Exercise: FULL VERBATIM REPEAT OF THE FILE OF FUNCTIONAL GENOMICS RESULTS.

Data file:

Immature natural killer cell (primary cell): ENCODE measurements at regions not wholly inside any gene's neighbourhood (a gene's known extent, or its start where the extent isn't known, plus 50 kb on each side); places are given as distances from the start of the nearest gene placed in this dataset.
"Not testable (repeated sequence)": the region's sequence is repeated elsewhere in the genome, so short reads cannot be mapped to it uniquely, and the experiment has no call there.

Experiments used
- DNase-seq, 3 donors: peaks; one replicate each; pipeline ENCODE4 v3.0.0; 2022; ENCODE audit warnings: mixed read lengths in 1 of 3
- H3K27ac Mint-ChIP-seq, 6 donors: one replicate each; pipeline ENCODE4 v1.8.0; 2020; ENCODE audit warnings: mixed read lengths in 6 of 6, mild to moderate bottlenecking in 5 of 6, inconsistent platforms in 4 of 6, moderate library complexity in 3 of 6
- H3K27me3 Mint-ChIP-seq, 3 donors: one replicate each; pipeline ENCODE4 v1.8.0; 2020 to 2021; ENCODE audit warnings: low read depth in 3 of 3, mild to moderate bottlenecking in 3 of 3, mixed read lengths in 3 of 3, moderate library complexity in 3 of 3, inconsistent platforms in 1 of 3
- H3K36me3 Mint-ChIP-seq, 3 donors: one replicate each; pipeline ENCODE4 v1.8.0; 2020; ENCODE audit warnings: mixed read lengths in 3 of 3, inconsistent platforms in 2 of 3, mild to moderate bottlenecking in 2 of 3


Immature natural killer cell (primary cell): ENCODE measurements at regions not wholly inside any gene's neighbourhood (a gene's known extent, or its start where the extent isn't known, plus 50 kb on each side); places are given as distances from the start of the nearest gene placed in this dataset.
"Not testable (repeated sequence)": the region's sequence is repeated elsewhere in the genome, so short reads cannot be mapped to it uniquely, and the experiment has no call there.

Experiments used
- DNase-seq, 3 donors: peaks; one replicate each; pipeline ENCODE4 v3.0.0; 2022; ENCODE audit warnings: mixed read lengths in 1 of 3
- H3K27ac Mint-ChIP-seq, 6 donors: one replicate each; pipeline ENCODE4 v1.8.0; 2020; ENCODE audit warnings: mixed read lengths in 6 of 6, mild to moderate bottlenecking in 5 of 6, inconsistent platforms in 4 of 6, moderate library complexity in 3 of 6
- H3K27me3 Mint-ChIP-seq, 3 donors: one replicate each; pipeline ENCODE4 v1.8.0; 2020 to 2021; ENCODE audit warnings: low read depth in 3 of 3, mild to moderate bottlenecking in 3 of 3, mixed read lengths in 3 of 3, moderate library complexity in 3 of 3, inconsistent platforms in 1 of 3
- H3K36me3 Mint-ChIP-seq, 3 donors: one replicate each; pipeline ENCODE4 v1.8.0; 2020; ENCODE audit warnings: mixed read lengths in 3 of 3, inconsistent platforms in 2 of 3, mild to moderate bottlenecking in 2 of 3